Posted by: bucky_katt | December 4, 2009 4:39 PM | Report abuse

Comcast can go to hell.
Screw monopolies.

Posted by: Rocc00 | December 5, 2009 12:14 AM | Report abuse

Like everything in this country quality is going straight downhill. When we started to worship electronic toys we just hastened the decline of our civilization.

Posted by: n7uno | December 5, 2009 2:04 AM | Report abuse

This idea that a la carte cable television services is preferable to the current packages are not thinking clearly. It's a little bit like saying that Metro riders should pay the full costs of providing public transportation services via the fares they pay. This ignores the benefits reaped by those who drive exclusively and never even get on a bus. Their lives are greatly improved just by Metro being there. If they don't believe this, shut down Metro for a few days and see how they like it then.

No television station is always showing something I want to see, but the all SOMETIMES show something I want to see. Under any a la carte scheme I have ever seen, in order to obtain the service I have now, it would become MUCH more expensive, perhaps three to five times more expensive. It will greatly reduce the quality of my television life (or, if I actually paid as much as they would demand, my life otherwise).

But I do hope that regulators nix this merger. It smacks of anti-trust and is likely to render more content "exclusive," meaning that I won't get to see it because I am on Verizon FiOS. That's a BAD thing from the consumer's point of view.

When things go exclusive on cable providers, it denies access to that content to a majority of the population and they have no real recourse. This may make sense in some bizarro world of marketing that only views reality from the supply side, but nobody in their right mind has multiple cable television providers in their homes.

Posted by: FergusonFoont | December 5, 2009 10:56 AM | Report abuse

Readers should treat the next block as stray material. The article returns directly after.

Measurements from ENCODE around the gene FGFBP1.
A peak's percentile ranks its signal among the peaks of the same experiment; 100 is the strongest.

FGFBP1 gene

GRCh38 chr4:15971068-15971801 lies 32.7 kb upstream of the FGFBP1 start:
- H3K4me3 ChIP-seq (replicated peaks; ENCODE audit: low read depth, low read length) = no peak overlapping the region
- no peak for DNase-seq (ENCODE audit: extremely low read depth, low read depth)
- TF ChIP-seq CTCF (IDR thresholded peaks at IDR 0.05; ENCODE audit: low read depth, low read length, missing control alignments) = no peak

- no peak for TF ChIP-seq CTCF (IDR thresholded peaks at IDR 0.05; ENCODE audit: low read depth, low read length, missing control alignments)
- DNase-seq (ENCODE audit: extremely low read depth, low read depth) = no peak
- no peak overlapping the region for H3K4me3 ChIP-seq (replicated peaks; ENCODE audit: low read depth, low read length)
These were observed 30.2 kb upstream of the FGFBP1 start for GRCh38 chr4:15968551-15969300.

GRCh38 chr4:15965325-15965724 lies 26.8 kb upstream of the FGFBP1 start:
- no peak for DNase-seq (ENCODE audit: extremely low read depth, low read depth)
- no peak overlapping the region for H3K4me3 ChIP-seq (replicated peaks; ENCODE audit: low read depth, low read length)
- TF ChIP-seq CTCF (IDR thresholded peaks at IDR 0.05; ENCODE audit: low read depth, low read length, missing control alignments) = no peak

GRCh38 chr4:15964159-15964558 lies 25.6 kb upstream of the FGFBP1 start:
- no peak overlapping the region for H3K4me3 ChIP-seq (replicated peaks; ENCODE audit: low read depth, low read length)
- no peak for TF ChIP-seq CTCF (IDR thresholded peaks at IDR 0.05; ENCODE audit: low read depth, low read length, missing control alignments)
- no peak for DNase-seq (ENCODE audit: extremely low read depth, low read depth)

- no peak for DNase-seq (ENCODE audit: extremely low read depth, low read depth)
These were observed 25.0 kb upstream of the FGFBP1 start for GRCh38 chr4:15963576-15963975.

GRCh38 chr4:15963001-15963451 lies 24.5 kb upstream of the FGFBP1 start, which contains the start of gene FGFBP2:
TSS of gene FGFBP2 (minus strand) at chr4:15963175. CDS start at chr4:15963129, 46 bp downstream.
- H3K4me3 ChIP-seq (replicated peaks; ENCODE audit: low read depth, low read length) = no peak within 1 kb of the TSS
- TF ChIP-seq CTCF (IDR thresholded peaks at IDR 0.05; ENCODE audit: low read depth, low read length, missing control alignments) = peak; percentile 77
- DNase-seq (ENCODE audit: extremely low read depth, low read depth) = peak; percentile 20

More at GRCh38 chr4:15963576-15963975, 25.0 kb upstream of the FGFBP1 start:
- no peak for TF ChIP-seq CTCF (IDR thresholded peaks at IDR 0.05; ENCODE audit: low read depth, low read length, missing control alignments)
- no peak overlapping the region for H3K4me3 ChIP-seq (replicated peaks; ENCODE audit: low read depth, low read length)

"in which you'd pay only for the channels, or maybe even the shows, that you liked, predicting that ESPN would cost $30 or $40 a month under such an arrangement."

So instead of just paying $30-$40 for the one or two channels that I actually watch, I am force to pay more than $100 to get the other 499 that i don't watch (like really, why do I have to pay to get "home shopping channel" or the golfing channel when I neither shop at home or pay golf. The reason these channels are included on the lineup in the first place is because Comcast owns a piece of many of the channels they add on to their system and then use adding them to justify raising the rates due to the 'increased cost of programming.' Of course, they didn't have the money available to invest in upgrading their network, but they somehow came up with several billion dollars to buy NBC-Universal. I would love to get Verizon FIOS but we can't in my apartment building because Comcast has an exclusive contract with the building owner that prohibits the owner from allowing a competing company to wire the building. As a result, I'm now stuck with using an shared internet service that is increasingly over subscribed, causing the internet speed to slow to almost dial-up rates during peak times in the evenings. The only time i truly get 'high speed' access is about 4 in the morning when everyone else is sleeping.

Posted by: dlpetersdc | December 5, 2009 11:03 AM | Report abuse

Comcast Is In its Heart Loner & seperatist. Blamer & disliker of Others. So Here, Comcast hopes to STOP deluge of FREE Internet Broadcasts. Hulu, Nbc, CBs History or even C Span. Theres' hundreds, yet stopping Internet broadcast to force people back to cable Is Impossible Task, one that Might Break Comcast & In General, dishonorable goal. public gone beyond simple TV Programing ,into Interactive World. Interactive World that Comcast couldn't Live With from Start. Comcast Penetrates Markets Cut off & Victimizes its Customers, particularly in first threee billing cycles & offers as bad of intenet service as any Telco, in security area. So Why Comcast at All.


Posted by: ThomasStewart1 | December 5, 2009 12:22 PM | Report abuse

Posted by: FergusonFoont | December 5, 2009 10:56 AM

"This idea that a la carte cable television services is preferable to the current packages are not thinking clearly. It's a little bit like saying that Metro riders should pay the full costs of providing public transportation services via the fares they pay. This ignores the benefits reaped by those who drive exclusively and never even get on a bus. Their lives are greatly improved just by Metro being there. If they don't believe this, shut down Metro for a few days and see how they like it then."